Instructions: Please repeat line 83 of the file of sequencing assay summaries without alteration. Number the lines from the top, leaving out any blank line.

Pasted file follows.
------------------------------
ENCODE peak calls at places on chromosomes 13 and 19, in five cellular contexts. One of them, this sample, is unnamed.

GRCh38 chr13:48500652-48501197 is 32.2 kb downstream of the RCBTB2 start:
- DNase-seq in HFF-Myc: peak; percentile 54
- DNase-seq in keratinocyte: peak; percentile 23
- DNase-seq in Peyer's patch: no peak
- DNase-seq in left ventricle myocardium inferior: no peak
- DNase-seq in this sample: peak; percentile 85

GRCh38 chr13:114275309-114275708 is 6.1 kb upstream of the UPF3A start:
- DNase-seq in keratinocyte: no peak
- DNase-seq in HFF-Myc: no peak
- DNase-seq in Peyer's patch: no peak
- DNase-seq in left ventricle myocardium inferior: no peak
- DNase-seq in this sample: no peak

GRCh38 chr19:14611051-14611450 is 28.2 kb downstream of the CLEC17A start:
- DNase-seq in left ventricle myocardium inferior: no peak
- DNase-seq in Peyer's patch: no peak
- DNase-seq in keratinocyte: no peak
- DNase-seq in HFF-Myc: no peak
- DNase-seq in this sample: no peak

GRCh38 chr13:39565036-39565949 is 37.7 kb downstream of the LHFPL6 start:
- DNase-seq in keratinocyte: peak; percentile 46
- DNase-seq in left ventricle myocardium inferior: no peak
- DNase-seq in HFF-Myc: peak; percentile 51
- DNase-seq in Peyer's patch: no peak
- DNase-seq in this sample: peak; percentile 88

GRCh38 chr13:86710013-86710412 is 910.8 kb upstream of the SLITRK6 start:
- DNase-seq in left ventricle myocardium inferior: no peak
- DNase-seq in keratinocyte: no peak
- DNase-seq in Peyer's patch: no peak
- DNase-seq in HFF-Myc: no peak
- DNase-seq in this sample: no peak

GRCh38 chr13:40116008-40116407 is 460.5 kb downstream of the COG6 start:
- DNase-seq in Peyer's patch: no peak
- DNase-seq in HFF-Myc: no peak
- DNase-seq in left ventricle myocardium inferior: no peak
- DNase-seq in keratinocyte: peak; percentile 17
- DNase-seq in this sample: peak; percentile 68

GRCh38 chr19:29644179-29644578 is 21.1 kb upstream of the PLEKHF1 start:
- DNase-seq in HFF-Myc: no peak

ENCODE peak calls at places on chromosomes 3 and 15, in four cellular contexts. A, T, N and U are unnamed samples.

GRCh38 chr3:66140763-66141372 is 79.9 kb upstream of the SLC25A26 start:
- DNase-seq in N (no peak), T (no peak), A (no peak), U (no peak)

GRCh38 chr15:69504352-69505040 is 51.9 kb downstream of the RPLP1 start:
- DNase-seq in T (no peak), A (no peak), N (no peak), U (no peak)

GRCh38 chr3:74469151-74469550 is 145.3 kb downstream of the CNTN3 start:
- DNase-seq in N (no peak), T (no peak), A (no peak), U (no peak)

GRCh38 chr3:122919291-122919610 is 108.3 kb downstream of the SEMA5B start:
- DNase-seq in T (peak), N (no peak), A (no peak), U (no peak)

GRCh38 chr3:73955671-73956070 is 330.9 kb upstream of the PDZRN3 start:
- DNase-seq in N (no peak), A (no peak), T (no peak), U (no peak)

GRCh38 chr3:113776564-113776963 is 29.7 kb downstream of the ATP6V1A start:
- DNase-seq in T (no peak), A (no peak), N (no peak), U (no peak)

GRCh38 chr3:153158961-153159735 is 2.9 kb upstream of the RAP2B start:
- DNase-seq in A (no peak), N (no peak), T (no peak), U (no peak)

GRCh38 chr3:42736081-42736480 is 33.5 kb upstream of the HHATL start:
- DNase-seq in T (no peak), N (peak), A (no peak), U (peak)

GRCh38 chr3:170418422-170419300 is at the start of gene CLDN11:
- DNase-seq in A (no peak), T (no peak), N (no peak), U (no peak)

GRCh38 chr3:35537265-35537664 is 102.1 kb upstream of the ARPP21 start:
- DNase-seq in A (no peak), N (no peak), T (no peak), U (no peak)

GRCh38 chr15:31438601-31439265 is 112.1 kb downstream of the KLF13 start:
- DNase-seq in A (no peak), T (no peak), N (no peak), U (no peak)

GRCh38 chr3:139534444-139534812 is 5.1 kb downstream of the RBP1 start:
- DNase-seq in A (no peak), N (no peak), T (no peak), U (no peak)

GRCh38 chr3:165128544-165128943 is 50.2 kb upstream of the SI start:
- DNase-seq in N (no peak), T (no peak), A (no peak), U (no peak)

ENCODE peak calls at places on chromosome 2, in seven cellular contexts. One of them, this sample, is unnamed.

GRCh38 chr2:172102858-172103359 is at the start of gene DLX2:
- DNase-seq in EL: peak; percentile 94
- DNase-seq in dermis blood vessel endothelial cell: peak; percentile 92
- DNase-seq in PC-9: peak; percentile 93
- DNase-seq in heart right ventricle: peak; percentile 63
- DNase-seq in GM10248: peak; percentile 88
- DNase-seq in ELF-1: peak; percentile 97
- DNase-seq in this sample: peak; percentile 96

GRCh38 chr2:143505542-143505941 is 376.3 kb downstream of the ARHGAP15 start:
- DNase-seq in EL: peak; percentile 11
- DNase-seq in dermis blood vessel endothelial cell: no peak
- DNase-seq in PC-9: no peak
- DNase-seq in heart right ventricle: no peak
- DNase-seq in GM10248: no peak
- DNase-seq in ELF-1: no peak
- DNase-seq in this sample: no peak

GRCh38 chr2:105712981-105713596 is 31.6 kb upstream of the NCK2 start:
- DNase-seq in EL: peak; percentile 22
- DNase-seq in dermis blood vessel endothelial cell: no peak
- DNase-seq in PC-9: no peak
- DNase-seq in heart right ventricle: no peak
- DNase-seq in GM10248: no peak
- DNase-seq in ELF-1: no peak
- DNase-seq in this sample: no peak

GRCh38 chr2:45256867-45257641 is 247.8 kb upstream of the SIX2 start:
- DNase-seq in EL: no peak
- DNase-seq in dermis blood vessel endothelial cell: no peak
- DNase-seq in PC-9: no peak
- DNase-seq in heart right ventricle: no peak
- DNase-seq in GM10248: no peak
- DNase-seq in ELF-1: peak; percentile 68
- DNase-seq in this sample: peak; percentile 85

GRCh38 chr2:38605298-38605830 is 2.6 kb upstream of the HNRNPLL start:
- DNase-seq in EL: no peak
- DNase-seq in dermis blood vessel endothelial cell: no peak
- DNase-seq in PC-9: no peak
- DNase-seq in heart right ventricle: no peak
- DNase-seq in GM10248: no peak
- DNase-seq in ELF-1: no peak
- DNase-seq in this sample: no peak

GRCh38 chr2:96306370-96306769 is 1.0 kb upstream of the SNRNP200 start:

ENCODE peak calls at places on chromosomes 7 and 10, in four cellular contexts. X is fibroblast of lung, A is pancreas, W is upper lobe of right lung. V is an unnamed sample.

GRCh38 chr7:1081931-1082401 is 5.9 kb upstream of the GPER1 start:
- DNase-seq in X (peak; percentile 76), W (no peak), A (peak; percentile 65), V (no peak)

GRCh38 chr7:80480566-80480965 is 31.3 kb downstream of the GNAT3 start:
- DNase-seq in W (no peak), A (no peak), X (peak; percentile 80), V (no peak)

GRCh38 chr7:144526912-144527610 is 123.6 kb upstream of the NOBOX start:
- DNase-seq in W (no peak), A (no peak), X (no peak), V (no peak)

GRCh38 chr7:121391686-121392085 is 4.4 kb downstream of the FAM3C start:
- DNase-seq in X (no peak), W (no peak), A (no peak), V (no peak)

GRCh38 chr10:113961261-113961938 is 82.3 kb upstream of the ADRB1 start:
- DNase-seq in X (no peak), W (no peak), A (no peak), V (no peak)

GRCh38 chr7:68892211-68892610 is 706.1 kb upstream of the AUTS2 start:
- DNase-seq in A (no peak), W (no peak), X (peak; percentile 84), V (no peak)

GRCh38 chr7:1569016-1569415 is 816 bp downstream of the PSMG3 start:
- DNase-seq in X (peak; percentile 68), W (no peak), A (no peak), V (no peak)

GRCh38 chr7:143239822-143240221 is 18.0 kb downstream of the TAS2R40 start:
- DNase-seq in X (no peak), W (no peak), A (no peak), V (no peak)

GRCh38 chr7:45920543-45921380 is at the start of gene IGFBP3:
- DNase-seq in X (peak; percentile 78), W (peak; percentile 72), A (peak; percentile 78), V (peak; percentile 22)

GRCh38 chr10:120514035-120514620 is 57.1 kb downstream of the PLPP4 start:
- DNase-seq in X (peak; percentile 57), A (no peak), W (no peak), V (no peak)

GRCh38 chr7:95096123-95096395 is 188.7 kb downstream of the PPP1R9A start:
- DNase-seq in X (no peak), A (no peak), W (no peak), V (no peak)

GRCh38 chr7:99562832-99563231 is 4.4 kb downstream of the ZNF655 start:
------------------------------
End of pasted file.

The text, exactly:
- DNase-seq in this sample: no peak